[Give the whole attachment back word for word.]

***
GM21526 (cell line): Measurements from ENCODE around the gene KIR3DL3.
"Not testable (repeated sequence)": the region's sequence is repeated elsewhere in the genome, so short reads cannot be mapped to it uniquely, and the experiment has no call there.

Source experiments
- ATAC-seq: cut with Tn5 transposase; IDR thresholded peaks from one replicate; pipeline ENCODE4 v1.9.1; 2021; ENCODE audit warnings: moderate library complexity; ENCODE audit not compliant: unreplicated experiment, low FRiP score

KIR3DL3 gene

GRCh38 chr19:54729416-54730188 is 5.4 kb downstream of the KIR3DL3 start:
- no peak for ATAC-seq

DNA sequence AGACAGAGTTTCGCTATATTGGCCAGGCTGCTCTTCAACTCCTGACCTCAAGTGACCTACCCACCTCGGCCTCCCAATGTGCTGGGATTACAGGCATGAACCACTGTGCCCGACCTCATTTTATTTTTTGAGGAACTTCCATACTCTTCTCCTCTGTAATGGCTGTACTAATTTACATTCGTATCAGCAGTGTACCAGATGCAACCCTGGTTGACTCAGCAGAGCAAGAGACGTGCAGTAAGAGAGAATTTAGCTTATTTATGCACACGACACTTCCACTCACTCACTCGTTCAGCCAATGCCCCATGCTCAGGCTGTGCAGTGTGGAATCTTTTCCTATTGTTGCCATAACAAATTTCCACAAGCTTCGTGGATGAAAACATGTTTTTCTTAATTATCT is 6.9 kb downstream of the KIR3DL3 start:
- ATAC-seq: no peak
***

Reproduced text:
GM21526 (cell line): Measurements from ENCODE around the gene KIR3DL3.
"Not testable (repeated sequence)": the region's sequence is repeated elsewhere in the genome, so short reads cannot be mapped to it uniquely, and the experiment has no call there.

Source experiments
- ATAC-seq: cut with Tn5 transposase; IDR thresholded peaks from one replicate; pipeline ENCODE4 v1.9.1; 2021; ENCODE audit warnings: moderate library complexity; ENCODE audit not compliant: unreplicated experiment, low FRiP score

KIR3DL3 gene

GRCh38 chr19:54729416-54730188 is 5.4 kb downstream of the KIR3DL3 start:
- no peak for ATAC-seq

DNA sequence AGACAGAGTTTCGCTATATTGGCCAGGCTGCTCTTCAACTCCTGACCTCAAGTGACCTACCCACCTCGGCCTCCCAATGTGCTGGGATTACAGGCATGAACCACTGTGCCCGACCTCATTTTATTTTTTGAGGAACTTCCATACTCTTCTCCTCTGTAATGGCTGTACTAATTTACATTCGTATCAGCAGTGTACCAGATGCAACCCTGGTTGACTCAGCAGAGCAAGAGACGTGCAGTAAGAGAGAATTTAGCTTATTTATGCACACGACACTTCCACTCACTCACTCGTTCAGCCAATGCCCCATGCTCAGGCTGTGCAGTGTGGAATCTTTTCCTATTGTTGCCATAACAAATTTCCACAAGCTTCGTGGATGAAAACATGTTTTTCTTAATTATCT is 6.9 kb downstream of the KIR3DL3 start:
- ATAC-seq: no peak